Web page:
But was there ever historic underinvestment? A 1995 article co-authored by the current AEMC chair concluded that distribution networks had been significantly overbuilt. That was more than two decades ago, government distributor regulated assets are at least three times bigger per customer now.
The chart below – based on data from the AER’s website – examines how the 12 large distributors that cover New South Wales, Victoria, Queensland and South Australia spent their money on infrastructure between 2006 and 2013. This period covers the last five-year price controls established by the state regulators, and the first control established by the AER. It was during this time that expenditure ballooned. The monetary amounts in this chart are normalised by the number of customers per distributor.
The first five distributors from left to right (and Aurora) were owned by state governments and the others are privately owned. A clear pattern emerges: the government distributors typically built much more infrastructure than the private distributors. And the government distributors focused their spending on substations, which are much easier to build (or expand or replace) than new distribution lines or cables.
We also know that the distributors’ spending on substations far outstripped the increases in the peak demand on their networks. The figure below compares the change in the government and private distributors’ substation capacity (the blue bars) with demand (the red bars) over the period that most of the expenditure occurred. Again, the amounts have been normalised by number of customers.
The gap in spending between government and private distributors is stark. It is also obvious that in all cases, but particularly for the government distributors, the expansion of substation capacity greatly exceeded demand growth – which hardly changed over this period (and is even lower now, per connection).
To put it in more tangible terms, as an average across the industry, peak demand between 2006 to 2013 increased by the equivalent of the power used by one old-fashioned incandescent light bulb, per customer. But government distributors expanded their substation capacity by more than one 100 light bulbs, per customer. The private distributors did relatively better, but still increased the capacity of their substations by the equivalent of about 30 light bulbs per customer.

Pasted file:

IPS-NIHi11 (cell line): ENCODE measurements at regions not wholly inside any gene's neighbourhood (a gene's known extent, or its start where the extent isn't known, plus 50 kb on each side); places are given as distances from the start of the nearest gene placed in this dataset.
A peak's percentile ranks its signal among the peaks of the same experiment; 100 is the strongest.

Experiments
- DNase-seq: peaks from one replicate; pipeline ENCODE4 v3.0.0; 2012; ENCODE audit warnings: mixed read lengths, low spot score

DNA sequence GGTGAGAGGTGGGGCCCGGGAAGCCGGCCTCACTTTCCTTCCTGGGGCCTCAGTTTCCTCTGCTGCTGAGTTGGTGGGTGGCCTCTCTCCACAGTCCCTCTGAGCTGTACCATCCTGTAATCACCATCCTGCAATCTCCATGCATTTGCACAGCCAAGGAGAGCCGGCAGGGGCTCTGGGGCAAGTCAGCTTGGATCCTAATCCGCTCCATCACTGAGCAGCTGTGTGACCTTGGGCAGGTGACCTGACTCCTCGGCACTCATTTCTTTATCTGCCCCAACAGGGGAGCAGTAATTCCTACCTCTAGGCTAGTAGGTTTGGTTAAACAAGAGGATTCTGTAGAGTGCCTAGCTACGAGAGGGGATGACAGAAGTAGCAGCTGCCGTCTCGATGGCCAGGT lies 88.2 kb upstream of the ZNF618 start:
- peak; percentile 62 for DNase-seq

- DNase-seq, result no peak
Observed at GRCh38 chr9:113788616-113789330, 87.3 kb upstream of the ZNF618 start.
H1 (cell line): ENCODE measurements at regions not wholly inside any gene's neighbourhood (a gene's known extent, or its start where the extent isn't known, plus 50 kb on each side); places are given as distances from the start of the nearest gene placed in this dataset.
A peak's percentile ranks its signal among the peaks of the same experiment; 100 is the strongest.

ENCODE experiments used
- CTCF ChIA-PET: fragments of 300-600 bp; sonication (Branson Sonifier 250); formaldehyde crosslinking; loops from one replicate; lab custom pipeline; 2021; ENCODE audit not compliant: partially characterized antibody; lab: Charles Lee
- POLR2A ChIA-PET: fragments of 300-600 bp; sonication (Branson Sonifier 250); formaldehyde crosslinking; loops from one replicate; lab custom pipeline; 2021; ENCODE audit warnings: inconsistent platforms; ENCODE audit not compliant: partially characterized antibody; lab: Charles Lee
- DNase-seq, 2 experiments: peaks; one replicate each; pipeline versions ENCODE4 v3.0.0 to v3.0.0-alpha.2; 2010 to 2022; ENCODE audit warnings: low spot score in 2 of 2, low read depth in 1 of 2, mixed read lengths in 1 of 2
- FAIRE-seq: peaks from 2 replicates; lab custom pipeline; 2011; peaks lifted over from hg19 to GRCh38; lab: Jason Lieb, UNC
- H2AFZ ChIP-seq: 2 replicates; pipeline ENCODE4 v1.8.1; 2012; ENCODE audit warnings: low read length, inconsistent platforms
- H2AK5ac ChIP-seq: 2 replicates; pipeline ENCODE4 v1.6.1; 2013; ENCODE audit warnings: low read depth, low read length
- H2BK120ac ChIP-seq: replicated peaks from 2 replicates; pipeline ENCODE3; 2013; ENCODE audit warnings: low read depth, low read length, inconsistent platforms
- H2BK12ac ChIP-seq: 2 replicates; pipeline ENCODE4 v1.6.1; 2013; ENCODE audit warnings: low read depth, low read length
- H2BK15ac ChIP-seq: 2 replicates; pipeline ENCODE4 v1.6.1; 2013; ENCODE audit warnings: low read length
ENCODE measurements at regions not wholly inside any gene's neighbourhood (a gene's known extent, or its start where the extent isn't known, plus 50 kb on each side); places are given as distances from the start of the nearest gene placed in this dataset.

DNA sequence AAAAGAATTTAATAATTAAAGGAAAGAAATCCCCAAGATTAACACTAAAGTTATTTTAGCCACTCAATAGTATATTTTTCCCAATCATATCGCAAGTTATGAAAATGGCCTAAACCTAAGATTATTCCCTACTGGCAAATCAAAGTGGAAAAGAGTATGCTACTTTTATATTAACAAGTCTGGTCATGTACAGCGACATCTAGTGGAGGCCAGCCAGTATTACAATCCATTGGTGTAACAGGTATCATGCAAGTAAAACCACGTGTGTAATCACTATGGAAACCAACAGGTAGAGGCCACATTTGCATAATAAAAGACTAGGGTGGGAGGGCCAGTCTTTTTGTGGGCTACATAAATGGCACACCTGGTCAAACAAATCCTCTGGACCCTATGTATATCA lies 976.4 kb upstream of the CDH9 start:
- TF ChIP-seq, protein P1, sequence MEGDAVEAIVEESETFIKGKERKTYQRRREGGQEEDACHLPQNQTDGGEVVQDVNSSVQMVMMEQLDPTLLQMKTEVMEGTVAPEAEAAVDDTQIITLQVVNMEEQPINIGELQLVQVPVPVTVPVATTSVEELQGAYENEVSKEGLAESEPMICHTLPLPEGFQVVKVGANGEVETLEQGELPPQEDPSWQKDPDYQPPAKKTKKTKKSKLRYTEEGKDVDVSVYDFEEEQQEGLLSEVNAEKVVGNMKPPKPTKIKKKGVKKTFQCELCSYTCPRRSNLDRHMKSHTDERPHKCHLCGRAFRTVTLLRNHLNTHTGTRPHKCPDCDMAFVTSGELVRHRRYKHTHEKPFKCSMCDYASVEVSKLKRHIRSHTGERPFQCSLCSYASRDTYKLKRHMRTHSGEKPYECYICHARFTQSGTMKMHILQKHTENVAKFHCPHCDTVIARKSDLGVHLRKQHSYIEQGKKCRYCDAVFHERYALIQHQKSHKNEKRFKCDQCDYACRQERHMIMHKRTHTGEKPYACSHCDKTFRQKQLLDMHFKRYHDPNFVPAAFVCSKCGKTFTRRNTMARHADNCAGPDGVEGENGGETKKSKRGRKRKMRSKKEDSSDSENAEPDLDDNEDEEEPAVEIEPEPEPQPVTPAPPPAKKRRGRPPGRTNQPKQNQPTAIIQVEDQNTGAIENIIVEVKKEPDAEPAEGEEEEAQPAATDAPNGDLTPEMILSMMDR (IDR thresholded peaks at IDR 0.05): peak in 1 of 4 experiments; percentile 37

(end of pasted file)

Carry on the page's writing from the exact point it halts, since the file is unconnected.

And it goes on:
My PhD thesis included econometric analysis that shows government ownership in Australia is associated with regulated asset values that are 56% higher than private distributors, and regulated revenues that are 24% higher, leaving all other factors the same.
To some, this evidence supports a “government bad, private good” conclusion. Indeed it was this line of argument that the Baird government in New South Wales used to justify its partial privatisation of two network service providers.
But in international comparisons of government and private distributors in the United States, Europe and New Zealand, no such stark differences are to be found. The huge disparity between government and private distributors is a peculiarly Australian phenomenon.
In response, the AEMC said the regulations were consistent with the “competitive neutrality” policy. But this is not true: in the policy’s own words, it was designed to stop government businesses from crowding out competitors. Distributors are protected monopolies; they do not have competitors.
The AEMC also argued, somewhat bizarrely, that it was good economics for a regulator to assume that government distributors are privately financed.
This represents the triumph of an idealistic “normative” regulatory model in which regulators act on the basis of how the regulated entity should behave rather than how they actually behave.
But it would wrong to blame the AEMC alone for this failure. All of Australia’s key institutions and governments have agreed that government distributors should be regulated as if they are privately financed. For governments that own their distributors, this has been a wonderfully profitable fiction.
Therein lies much of the explanation for what is effectively, if I may call a spade a spade, a racket.
It is an indictment of Australia’s polity and so many of its economists that the 2011 Garnaut Climate Change Review stands alone, in a library of reviews, as stating this problem clearly. In fact, if you review last week’s report from the ACCC, you will not find a single distinction between the impact of government and private distributors.
And if you thought this was yesterday’s war, you would be wrong. Despite the mass of evidence, our regulators persist in the fiction that ownership and regulation should be independent of one another.
It is difficult not to lapse into despair about Australia’s energy policy morass. Despite the valiant attempts by many, a deeply entrenched culture of half-truths, vested interests, ideology and wishful thinking still characterises all too much of what emanates from the political and administrative leadership of this industry.
Some energy consumers – Prime Minister Malcolm Turnbull among them – will buy their way out of this problem through solar panels and batteries. But the poorest households and many business customers will increasingly be left carrying the can.
Australians are angry about electricity. Not unreasonably.